Water and oil don’t mix. Wearing glasses with headphones on is similar to this proverb – they simply do not go hand in hand. I’m sure anyone who has tried using his/her glasses with headphones will agree with me on this due to the distraction and the increasing pain and discomfort experienced as the glasses dig into the side of their head while listening to music or sounds.
So, If you’re a professional gamer, studio recorder, a serious headphone user who loves the unlimited sound of music, does that mean you cannot combine your glasses with your headphones? Of course, you can! Just as there are many emulsifying techniques in the cooking world to bring water and oil together, there are also some techniques you can adopt to reduce the pain and discomfort from wearing your headphones with glasses to a more tolerable level.
In this edition, we will talk about the cause and the science behind the pain and discomfort before we discuss how to reduce and avoid these problems. However, we are not going to talk about pierced glasses which is a way of using pain to prevent pain.
Disadvantage of Wearing Headphones with Glasses
Prolong use of headphones with glasses can cause a different kind of pain and discomfort which are not limited to the following:
- Articular chondritis or sore ear cartilage which is caused by the pressure from the use of both items over a long period of time.
- Headaches which is as a result of the pressure exerted on the temporal bone (the bone at the side of the head at the ear region).
Why Does The Use of Headphones with Glasses Hurt?
Here is the billion dollar question – why do we experience pain or discomfort after wearing the glasses and headphones together for a long period of time?
The human ear is unique, just as the fingerprints are unique to an individual. That is why there is no headphone available in the market that is made to fit everybody’s ear. Making a one-size-fits-all headphone is like making a shoe that can fit everybody’s feet. However, some of the factors that have been identified to cause pain and discomfort when wearing both headphones and glasses include:
- The Glasses Design
- Types of Headphones
- Thickness and Materials of The Ear Padding
- The Headphone’s Clamping Force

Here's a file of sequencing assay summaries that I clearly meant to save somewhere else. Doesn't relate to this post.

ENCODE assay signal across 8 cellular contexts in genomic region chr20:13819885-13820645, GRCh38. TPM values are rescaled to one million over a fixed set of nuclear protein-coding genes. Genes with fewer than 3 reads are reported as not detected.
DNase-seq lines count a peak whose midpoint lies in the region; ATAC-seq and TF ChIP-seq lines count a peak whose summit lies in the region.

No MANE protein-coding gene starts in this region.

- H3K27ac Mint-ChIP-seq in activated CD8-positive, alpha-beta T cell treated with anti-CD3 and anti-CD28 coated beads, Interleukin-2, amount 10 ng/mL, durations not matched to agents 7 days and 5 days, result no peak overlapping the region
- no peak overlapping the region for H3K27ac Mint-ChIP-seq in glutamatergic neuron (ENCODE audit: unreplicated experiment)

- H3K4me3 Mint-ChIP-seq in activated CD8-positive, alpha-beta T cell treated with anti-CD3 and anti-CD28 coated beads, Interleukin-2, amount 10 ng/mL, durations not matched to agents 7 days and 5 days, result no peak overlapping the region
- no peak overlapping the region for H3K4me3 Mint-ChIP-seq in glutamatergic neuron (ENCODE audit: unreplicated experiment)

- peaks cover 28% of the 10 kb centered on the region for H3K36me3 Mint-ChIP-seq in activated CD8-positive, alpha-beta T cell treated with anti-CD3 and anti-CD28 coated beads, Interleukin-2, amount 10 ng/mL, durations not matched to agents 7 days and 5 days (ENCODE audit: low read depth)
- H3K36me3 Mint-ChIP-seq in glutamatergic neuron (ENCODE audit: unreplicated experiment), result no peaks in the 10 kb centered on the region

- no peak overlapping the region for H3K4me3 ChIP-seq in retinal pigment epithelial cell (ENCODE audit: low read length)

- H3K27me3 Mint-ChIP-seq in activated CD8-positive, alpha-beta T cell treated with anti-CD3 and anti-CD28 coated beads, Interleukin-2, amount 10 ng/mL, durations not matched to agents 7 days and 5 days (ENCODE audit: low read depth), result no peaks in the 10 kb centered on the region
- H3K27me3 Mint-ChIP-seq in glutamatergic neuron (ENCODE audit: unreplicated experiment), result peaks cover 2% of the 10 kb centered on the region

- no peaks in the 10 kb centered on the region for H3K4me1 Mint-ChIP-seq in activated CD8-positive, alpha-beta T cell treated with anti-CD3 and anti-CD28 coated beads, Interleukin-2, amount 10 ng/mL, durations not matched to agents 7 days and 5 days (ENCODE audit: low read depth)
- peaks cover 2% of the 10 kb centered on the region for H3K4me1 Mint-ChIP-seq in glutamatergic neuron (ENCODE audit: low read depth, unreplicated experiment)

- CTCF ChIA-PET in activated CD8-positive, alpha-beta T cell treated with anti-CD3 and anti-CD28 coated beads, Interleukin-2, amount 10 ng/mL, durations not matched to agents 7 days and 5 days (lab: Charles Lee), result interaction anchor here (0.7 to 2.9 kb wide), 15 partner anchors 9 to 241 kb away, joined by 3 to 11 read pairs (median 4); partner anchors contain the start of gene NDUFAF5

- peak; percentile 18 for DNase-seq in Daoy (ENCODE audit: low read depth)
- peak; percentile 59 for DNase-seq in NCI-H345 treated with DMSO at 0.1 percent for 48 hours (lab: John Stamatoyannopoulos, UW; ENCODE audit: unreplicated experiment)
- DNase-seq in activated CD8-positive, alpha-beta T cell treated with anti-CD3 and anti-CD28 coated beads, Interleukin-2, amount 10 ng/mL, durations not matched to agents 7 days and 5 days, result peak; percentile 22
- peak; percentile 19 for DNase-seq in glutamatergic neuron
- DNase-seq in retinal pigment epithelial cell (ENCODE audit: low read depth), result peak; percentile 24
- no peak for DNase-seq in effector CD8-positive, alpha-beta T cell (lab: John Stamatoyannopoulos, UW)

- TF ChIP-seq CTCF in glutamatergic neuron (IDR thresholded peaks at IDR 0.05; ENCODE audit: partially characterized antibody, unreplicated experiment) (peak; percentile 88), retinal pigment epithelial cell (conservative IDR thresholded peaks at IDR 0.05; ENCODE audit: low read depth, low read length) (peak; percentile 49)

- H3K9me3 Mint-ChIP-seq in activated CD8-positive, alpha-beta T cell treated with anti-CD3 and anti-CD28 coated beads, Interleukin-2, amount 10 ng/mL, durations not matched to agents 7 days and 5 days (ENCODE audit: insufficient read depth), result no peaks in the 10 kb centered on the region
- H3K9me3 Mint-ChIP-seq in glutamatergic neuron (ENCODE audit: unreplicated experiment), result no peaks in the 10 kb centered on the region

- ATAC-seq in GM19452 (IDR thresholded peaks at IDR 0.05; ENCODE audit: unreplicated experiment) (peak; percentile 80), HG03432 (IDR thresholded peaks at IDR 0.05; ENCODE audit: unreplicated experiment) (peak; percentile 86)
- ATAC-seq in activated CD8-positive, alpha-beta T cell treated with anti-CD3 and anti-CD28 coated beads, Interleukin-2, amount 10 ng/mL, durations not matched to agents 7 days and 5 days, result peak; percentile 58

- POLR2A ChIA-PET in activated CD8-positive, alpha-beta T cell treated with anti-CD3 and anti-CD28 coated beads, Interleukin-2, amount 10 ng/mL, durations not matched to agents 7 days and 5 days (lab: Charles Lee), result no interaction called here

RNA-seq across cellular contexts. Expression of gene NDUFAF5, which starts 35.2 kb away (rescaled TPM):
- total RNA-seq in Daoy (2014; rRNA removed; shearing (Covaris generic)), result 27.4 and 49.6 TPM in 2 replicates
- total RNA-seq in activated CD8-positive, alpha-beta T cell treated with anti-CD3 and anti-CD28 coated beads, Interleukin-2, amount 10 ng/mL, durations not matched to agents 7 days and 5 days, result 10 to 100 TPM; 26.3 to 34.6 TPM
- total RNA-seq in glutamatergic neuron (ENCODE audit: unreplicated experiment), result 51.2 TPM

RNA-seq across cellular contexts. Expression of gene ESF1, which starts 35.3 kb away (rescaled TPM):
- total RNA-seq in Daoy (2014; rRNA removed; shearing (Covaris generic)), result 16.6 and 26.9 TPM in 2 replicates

The Glasses Design
Eyeglasses come with various designs which can have an impact on the wearing experience of their users, especially when used along with headphones. Nowadays, glasses come with different frame sizes, thickness, height and shapes and are made from different materials like rubber, plastic, and metal.
Types of Headphones
The type of headphone being used affects its user’s comfort when combined with glasses. The two types of headphones with comfort issues are those with a band which goes over the head to keep the ear cups in place. These include:
- Over-ear (Circumaural) headphones and
- On-ear (Supra-aural) headphones
Over-ear headphones are often bigger in size with the ear cushions resting over the ears of their users while the on-ear headphones are smaller in size and have their ear padding resting on their user’s ears. On-ear headphones also tend to have a lighter weight when compared with their over-ear brothers, and this might affect their clamping forces and the position of their pressure points. The heavier headphones (over-ear) usually have a stronger clamping force which helps to distribute its weight evenly across its user’s head.
Thickness and Materials of The Ear Padding
The adequacy of the ear cushioning materials (thickness), as well as the kind of material used in making the ear padding, affects the comfort and the wearing experience of the headphone users. The ear padding helps to reduce the discomfort to your ears, which is caused by the clamping force of your headphones.
There are various materials used for headphone ear padding, the common ones include:
Pleather and leather cushions are usually harder compared to the ear cushion made of velour or foam. These ear cushioning materials and their thickness do affect the sound quality and comfortability of the headphone. If the cushion paddings are too thin or not suitable for you, the pressure exerted by the headphones clamping force onto your temporal bone and ear cartilage might be too much since there is less cushioning to reduce the effect of the clamping force.
A headphone with too much thickness and cushion padding will look bulky and will also weigh more. Some users do not like this type of headphone due to the additional weight while some prefer it due to its excellent ear cushioning. So, the decision on the thickness and padding material is based on the user’s preference.
The Headphone’s Clamping Force